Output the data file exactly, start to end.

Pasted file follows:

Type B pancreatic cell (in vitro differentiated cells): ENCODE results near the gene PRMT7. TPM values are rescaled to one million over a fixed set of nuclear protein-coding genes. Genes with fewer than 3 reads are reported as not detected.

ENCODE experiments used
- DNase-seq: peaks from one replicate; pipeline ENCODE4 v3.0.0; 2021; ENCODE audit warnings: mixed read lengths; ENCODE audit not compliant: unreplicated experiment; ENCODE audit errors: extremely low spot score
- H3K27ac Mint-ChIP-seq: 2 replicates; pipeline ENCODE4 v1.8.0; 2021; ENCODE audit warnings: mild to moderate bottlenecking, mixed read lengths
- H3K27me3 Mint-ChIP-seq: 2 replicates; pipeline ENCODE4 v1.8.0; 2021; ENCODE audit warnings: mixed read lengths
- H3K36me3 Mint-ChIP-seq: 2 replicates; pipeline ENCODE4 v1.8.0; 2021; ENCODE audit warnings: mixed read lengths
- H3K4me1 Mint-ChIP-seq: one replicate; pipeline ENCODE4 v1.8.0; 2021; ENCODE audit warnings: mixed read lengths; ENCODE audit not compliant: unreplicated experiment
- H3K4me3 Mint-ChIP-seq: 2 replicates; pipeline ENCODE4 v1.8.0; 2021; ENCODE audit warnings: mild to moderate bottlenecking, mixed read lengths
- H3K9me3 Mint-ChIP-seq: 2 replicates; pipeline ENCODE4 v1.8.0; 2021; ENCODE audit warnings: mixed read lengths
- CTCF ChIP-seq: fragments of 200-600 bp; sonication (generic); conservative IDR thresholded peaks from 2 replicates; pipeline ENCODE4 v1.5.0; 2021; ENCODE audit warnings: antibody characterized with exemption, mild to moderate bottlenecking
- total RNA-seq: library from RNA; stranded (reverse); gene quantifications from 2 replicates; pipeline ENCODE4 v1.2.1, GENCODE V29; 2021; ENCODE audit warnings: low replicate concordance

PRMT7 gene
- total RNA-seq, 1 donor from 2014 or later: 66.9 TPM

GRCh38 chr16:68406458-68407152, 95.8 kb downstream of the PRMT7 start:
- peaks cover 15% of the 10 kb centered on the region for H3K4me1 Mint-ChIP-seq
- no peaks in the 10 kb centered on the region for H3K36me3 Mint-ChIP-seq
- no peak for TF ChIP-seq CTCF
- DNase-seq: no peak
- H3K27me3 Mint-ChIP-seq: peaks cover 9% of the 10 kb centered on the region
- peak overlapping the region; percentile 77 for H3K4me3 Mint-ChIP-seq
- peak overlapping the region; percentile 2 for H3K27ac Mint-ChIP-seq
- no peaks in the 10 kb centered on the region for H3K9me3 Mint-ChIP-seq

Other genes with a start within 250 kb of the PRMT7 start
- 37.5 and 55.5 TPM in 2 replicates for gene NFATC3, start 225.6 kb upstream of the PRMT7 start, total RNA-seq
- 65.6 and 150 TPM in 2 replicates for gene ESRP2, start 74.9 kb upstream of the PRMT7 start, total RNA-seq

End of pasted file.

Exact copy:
Type B pancreatic cell (in vitro differentiated cells): ENCODE results near the gene PRMT7. TPM values are rescaled to one million over a fixed set of nuclear protein-coding genes. Genes with fewer than 3 reads are reported as not detected.

ENCODE experiments used
- DNase-seq: peaks from one replicate; pipeline ENCODE4 v3.0.0; 2021; ENCODE audit warnings: mixed read lengths; ENCODE audit not compliant: unreplicated experiment; ENCODE audit errors: extremely low spot score
- H3K27ac Mint-ChIP-seq: 2 replicates; pipeline ENCODE4 v1.8.0; 2021; ENCODE audit warnings: mild to moderate bottlenecking, mixed read lengths
- H3K27me3 Mint-ChIP-seq: 2 replicates; pipeline ENCODE4 v1.8.0; 2021; ENCODE audit warnings: mixed read lengths
- H3K36me3 Mint-ChIP-seq: 2 replicates; pipeline ENCODE4 v1.8.0; 2021; ENCODE audit warnings: mixed read lengths
- H3K4me1 Mint-ChIP-seq: one replicate; pipeline ENCODE4 v1.8.0; 2021; ENCODE audit warnings: mixed read lengths; ENCODE audit not compliant: unreplicated experiment
- H3K4me3 Mint-ChIP-seq: 2 replicates; pipeline ENCODE4 v1.8.0; 2021; ENCODE audit warnings: mild to moderate bottlenecking, mixed read lengths
- H3K9me3 Mint-ChIP-seq: 2 replicates; pipeline ENCODE4 v1.8.0; 2021; ENCODE audit warnings: mixed read lengths
- CTCF ChIP-seq: fragments of 200-600 bp; sonication (generic); conservative IDR thresholded peaks from 2 replicates; pipeline ENCODE4 v1.5.0; 2021; ENCODE audit warnings: antibody characterized with exemption, mild to moderate bottlenecking
- total RNA-seq: library from RNA; stranded (reverse); gene quantifications from 2 replicates; pipeline ENCODE4 v1.2.1, GENCODE V29; 2021; ENCODE audit warnings: low replicate concordance

PRMT7 gene
- total RNA-seq, 1 donor from 2014 or later: 66.9 TPM

GRCh38 chr16:68406458-68407152, 95.8 kb downstream of the PRMT7 start:
- peaks cover 15% of the 10 kb centered on the region for H3K4me1 Mint-ChIP-seq
- no peaks in the 10 kb centered on the region for H3K36me3 Mint-ChIP-seq
- no peak for TF ChIP-seq CTCF
- DNase-seq: no peak
- H3K27me3 Mint-ChIP-seq: peaks cover 9% of the 10 kb centered on the region
- peak overlapping the region; percentile 77 for H3K4me3 Mint-ChIP-seq
- peak overlapping the region; percentile 2 for H3K27ac Mint-ChIP-seq
- no peaks in the 10 kb centered on the region for H3K9me3 Mint-ChIP-seq

Other genes with a start within 250 kb of the PRMT7 start
- 37.5 and 55.5 TPM in 2 replicates for gene NFATC3, start 225.6 kb upstream of the PRMT7 start, total RNA-seq
- 65.6 and 150 TPM in 2 replicates for gene ESRP2, start 74.9 kb upstream of the PRMT7 start, total RNA-seq